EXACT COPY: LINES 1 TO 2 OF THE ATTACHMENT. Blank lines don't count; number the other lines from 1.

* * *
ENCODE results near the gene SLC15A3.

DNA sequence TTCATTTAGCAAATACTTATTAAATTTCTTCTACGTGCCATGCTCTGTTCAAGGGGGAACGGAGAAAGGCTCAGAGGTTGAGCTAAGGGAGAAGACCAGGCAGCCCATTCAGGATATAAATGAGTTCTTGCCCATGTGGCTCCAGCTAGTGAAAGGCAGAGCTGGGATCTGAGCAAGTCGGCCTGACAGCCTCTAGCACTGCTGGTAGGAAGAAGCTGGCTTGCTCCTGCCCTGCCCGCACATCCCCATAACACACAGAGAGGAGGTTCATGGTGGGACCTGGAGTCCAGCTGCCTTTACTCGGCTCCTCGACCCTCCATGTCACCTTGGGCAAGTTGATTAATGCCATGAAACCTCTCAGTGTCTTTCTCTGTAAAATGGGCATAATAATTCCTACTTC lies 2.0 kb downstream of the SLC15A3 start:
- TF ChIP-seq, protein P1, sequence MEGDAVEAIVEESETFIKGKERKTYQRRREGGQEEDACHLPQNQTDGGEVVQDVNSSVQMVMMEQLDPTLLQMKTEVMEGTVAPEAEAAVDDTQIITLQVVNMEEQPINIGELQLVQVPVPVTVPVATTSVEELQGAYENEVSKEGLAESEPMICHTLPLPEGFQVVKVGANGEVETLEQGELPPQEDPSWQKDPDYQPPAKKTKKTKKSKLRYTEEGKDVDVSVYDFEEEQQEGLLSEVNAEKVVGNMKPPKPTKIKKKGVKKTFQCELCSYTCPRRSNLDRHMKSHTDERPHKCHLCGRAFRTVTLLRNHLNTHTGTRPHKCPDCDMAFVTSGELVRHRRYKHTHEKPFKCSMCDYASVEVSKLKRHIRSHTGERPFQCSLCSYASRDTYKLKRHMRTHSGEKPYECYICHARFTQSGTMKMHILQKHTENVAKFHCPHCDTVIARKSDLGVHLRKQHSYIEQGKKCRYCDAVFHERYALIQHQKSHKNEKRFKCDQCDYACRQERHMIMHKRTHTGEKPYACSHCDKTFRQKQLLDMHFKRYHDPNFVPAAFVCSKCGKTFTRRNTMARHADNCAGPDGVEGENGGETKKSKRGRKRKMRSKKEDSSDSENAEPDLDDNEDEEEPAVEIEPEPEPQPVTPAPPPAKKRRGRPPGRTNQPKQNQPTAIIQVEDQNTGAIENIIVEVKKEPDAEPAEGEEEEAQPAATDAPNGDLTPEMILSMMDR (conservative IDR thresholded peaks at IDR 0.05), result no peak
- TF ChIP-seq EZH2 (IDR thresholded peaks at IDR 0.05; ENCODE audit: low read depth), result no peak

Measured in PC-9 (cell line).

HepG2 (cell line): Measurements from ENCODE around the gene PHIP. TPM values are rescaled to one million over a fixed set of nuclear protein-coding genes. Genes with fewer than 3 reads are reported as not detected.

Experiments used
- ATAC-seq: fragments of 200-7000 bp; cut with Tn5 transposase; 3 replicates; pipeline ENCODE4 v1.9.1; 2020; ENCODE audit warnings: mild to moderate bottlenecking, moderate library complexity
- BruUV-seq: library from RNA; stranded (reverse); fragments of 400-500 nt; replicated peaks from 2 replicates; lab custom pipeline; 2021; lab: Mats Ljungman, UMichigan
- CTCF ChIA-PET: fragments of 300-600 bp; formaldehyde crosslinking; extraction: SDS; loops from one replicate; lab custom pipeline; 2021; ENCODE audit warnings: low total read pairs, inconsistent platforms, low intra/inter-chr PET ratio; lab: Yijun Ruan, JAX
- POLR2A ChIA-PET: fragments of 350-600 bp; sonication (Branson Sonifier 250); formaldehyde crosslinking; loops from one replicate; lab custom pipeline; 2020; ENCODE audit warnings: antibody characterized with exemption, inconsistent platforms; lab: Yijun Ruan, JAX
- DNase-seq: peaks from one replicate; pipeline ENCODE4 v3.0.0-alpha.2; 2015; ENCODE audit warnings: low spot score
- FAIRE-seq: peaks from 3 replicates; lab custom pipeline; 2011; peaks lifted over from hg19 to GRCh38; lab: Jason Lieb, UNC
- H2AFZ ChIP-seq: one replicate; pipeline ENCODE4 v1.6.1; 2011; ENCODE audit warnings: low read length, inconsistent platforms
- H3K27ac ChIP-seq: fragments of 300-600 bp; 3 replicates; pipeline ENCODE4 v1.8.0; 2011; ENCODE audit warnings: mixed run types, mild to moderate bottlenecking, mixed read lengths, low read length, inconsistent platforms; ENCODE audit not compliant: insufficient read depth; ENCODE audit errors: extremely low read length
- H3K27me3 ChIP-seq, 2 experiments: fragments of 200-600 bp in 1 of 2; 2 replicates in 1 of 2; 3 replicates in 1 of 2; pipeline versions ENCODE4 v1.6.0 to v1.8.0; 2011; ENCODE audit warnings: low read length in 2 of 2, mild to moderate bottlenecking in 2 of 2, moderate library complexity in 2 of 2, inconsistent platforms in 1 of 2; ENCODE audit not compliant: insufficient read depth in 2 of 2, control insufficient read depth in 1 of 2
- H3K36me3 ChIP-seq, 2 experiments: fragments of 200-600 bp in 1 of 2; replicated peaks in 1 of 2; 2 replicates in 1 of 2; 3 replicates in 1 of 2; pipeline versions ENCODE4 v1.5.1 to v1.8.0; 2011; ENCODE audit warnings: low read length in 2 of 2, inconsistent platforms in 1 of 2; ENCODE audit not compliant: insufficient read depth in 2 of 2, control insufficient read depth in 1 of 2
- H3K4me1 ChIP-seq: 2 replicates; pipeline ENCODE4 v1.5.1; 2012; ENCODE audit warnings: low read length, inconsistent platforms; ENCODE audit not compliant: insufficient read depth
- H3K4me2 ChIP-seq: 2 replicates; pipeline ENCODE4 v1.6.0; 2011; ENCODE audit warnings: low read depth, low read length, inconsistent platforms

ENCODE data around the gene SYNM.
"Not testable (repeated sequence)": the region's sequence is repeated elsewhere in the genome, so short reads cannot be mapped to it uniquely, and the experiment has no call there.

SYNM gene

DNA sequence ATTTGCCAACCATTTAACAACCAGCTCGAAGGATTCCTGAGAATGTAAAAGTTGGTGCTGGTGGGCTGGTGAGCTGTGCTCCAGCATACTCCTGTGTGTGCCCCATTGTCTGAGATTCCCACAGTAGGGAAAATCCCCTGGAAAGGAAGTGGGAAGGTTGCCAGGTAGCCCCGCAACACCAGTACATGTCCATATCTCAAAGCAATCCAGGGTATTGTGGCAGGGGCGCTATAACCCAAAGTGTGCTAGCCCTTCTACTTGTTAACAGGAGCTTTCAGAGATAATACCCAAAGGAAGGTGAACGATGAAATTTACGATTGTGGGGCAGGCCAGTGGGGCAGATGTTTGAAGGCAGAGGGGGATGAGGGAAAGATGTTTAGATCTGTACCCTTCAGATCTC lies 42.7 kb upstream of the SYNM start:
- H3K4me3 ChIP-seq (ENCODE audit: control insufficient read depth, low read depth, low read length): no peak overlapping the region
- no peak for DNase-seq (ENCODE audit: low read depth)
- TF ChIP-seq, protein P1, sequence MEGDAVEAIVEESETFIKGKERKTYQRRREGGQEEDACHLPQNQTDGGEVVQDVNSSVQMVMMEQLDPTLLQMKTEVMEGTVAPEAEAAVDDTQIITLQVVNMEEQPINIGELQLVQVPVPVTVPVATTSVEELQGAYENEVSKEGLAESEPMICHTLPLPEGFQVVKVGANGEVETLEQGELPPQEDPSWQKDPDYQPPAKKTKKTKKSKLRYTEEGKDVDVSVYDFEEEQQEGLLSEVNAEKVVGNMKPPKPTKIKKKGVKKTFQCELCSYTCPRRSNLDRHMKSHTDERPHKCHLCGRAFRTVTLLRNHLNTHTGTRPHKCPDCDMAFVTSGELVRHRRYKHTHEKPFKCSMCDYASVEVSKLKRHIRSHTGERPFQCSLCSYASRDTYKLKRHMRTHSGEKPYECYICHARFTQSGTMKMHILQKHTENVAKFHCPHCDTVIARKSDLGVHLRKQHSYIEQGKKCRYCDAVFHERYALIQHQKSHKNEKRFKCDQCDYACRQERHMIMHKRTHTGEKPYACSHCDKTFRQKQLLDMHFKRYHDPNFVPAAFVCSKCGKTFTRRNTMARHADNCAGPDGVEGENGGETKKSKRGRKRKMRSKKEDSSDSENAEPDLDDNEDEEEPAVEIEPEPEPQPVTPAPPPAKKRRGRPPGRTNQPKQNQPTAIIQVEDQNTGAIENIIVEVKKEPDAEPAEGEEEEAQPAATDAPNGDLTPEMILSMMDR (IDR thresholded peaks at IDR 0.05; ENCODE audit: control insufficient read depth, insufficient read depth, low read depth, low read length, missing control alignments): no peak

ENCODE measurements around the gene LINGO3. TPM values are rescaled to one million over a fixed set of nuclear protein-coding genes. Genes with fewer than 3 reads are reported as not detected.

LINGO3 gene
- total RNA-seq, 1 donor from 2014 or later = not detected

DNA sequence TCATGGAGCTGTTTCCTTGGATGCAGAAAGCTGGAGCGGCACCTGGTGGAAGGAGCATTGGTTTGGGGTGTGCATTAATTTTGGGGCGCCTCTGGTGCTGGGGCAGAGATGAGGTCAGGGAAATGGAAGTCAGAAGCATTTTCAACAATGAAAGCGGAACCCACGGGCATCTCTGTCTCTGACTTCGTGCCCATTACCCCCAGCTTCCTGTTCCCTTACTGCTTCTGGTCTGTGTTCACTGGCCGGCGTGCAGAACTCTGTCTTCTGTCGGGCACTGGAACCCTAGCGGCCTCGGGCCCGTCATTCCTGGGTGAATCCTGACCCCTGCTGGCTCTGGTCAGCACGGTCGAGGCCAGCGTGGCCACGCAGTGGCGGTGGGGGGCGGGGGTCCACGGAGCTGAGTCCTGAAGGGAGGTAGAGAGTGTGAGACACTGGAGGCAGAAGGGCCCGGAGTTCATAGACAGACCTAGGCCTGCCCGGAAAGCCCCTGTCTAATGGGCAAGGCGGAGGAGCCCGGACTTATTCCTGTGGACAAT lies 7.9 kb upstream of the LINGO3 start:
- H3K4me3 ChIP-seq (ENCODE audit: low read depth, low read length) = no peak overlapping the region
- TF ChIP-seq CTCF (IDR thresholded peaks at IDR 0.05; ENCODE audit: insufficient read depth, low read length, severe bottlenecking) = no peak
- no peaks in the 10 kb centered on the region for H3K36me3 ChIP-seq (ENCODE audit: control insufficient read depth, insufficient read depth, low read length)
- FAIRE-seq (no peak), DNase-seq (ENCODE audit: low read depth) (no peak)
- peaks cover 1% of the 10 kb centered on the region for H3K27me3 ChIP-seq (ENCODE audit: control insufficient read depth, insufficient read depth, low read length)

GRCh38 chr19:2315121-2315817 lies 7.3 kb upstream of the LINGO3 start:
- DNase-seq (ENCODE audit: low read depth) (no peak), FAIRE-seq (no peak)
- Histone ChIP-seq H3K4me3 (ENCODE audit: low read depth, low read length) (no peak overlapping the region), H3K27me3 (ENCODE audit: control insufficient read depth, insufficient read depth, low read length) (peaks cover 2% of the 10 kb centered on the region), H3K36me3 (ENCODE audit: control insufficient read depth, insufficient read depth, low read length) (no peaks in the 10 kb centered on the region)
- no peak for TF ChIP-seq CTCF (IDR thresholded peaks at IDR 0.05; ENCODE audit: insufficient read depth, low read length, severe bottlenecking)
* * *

ENCODE results near the gene SLC15A3.

DNA sequence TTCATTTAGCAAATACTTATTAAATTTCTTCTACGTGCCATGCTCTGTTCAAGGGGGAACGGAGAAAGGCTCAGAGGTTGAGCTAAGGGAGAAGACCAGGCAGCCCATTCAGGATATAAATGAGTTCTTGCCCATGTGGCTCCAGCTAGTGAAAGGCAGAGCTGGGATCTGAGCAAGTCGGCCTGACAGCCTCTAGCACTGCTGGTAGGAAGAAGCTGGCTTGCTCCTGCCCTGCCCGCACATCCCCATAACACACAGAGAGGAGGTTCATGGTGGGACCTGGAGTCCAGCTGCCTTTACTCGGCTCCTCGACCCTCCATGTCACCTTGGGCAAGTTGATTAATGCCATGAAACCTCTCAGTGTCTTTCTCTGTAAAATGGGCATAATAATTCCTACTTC lies 2.0 kb downstream of the SLC15A3 start: